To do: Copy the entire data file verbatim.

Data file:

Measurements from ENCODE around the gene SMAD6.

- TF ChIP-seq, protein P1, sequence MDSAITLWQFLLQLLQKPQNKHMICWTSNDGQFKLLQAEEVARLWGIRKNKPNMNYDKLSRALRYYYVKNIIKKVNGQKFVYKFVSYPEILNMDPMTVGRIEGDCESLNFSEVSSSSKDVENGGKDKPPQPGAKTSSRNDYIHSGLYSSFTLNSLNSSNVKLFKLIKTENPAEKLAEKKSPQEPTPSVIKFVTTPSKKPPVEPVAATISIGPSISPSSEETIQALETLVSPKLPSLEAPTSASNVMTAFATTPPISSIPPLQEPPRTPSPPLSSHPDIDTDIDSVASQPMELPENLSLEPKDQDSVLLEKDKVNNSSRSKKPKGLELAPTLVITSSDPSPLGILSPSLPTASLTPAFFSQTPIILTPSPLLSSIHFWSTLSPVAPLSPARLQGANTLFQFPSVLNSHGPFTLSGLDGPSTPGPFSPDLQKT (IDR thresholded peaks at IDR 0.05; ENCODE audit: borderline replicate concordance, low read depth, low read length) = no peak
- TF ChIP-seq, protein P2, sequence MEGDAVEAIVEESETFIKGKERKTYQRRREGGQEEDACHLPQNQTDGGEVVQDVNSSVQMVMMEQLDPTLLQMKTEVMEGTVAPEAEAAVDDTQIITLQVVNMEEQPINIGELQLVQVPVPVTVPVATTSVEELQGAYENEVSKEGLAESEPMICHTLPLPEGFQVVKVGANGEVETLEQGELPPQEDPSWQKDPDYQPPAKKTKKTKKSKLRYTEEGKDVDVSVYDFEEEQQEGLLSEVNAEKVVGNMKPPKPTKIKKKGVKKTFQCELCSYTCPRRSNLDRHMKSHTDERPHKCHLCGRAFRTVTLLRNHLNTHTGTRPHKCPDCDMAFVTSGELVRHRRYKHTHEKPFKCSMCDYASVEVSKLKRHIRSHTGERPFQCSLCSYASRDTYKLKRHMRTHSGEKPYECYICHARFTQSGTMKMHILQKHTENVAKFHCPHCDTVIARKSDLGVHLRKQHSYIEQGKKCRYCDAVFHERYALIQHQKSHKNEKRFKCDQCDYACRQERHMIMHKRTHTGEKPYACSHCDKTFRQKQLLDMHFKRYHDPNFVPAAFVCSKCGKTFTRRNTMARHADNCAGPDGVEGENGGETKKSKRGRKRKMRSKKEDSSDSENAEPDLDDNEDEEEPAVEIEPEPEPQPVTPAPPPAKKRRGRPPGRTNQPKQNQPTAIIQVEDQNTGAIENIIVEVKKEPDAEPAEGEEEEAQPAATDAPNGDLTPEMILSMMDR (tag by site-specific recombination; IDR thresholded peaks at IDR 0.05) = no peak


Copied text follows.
Measurements from ENCODE around the gene SMAD6.

- TF ChIP-seq, protein P1, sequence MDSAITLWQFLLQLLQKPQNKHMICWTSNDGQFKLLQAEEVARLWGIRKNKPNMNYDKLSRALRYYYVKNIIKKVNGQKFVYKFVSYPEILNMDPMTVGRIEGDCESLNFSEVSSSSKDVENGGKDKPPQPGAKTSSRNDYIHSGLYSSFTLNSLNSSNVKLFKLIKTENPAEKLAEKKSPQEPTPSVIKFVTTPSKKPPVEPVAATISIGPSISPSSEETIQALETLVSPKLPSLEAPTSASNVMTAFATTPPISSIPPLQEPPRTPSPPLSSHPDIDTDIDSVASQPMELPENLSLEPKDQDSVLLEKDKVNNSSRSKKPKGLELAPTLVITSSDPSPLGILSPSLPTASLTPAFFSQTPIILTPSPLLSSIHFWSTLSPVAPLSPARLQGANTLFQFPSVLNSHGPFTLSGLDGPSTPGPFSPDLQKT (IDR thresholded peaks at IDR 0.05; ENCODE audit: borderline replicate concordance, low read depth, low read length) = no peak
- TF ChIP-seq, protein P2, sequence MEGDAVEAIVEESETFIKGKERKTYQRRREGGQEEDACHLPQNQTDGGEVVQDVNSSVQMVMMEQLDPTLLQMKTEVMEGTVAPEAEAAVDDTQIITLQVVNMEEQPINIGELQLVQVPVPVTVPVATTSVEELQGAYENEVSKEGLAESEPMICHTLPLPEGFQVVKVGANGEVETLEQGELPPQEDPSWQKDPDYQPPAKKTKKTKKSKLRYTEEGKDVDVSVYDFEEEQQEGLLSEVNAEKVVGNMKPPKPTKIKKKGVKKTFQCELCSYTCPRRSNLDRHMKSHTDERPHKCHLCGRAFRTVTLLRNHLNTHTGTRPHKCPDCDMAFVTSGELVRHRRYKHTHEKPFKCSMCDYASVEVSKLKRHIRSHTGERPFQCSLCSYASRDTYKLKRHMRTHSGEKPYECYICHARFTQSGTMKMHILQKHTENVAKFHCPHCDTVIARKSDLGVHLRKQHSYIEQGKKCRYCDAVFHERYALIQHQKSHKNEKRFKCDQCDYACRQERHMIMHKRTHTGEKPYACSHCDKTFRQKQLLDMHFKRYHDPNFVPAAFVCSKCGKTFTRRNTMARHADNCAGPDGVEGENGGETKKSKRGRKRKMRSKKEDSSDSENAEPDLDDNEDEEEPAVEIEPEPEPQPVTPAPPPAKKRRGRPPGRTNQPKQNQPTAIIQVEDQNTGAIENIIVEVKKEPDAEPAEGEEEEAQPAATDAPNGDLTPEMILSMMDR (tag by site-specific recombination; IDR thresholded peaks at IDR 0.05) = no peak